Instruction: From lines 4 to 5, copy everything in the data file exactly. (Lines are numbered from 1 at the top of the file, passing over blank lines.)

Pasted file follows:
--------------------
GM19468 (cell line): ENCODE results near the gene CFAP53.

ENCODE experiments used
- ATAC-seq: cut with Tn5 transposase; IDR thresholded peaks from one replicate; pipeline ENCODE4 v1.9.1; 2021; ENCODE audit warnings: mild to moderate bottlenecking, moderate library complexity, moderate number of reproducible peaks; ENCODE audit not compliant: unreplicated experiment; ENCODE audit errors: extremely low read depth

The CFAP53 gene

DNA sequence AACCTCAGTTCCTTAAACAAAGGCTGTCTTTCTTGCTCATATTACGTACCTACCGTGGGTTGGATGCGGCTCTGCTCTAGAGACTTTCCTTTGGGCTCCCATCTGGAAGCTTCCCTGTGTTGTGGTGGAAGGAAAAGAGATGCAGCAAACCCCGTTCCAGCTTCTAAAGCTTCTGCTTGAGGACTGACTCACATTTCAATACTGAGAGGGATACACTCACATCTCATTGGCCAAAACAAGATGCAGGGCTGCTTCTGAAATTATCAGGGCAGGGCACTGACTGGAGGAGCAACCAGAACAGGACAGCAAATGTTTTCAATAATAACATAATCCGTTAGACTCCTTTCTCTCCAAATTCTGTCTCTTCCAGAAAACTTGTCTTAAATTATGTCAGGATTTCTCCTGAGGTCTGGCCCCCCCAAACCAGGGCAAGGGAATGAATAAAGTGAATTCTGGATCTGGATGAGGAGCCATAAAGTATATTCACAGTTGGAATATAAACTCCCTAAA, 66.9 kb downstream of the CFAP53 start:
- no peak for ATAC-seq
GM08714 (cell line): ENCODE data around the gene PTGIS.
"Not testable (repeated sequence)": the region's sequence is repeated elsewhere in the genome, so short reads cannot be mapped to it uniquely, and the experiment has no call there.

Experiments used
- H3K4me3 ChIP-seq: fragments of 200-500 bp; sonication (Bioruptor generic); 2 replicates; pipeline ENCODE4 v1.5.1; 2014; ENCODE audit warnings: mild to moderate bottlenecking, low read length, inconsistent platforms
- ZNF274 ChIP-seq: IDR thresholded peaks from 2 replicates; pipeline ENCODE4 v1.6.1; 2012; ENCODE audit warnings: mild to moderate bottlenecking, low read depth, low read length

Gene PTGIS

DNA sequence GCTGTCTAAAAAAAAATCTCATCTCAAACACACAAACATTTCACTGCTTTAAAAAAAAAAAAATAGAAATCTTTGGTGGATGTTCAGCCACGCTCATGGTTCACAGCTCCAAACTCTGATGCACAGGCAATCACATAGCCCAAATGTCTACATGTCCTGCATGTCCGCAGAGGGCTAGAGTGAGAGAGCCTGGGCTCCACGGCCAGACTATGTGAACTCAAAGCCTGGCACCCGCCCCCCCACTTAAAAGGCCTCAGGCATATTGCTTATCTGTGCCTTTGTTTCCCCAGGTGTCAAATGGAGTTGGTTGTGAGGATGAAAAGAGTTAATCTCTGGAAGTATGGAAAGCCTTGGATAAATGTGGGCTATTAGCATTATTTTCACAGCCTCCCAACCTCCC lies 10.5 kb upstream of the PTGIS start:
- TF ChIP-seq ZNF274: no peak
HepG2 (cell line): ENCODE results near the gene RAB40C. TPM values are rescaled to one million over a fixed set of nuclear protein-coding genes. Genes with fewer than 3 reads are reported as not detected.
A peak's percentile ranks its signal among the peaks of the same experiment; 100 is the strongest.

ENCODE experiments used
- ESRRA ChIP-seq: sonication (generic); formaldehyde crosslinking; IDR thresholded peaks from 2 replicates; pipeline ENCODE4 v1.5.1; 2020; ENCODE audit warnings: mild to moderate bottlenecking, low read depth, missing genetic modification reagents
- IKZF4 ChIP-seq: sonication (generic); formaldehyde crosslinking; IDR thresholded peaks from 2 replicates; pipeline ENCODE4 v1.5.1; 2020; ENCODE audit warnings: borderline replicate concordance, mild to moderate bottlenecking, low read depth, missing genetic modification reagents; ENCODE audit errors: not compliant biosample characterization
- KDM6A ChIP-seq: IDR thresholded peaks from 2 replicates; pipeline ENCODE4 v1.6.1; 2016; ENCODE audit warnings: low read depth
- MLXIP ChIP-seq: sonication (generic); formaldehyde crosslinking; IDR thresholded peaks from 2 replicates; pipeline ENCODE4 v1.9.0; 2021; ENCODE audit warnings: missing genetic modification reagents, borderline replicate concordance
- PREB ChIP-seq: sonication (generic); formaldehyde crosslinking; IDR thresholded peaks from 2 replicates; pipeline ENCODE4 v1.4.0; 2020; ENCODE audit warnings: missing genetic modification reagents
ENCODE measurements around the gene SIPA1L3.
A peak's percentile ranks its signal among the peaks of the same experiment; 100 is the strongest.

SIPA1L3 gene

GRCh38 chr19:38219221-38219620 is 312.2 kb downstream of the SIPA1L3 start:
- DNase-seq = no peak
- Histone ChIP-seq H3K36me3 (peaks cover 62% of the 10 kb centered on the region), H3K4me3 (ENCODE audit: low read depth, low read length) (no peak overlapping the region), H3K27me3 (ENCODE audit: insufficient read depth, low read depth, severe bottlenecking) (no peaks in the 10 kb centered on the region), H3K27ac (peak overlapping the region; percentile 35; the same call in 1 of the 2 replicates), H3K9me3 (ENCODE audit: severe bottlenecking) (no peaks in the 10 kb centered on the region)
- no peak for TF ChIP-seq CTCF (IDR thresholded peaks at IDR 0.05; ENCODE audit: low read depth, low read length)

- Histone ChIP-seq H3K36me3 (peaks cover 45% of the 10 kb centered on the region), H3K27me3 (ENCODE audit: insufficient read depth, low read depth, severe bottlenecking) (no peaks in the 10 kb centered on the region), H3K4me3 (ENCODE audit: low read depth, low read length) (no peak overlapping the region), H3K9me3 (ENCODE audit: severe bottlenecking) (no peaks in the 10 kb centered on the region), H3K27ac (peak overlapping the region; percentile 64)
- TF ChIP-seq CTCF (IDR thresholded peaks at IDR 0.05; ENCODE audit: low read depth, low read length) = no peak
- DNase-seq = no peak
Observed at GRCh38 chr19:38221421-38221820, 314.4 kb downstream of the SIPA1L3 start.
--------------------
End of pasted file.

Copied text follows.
The CFAP53 gene

DNA sequence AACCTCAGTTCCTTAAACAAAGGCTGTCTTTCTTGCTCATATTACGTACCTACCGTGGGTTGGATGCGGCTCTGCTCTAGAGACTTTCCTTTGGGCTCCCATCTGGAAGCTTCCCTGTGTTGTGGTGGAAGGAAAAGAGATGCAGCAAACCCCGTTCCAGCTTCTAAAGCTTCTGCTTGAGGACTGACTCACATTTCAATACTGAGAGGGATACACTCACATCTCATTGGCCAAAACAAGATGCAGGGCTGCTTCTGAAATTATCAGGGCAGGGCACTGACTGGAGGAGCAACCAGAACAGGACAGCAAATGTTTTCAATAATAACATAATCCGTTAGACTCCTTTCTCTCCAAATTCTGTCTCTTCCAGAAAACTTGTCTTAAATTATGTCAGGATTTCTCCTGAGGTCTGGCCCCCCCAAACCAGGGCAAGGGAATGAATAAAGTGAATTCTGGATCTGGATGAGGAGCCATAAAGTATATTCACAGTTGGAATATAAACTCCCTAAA, 66.9 kb downstream of the CFAP53 start: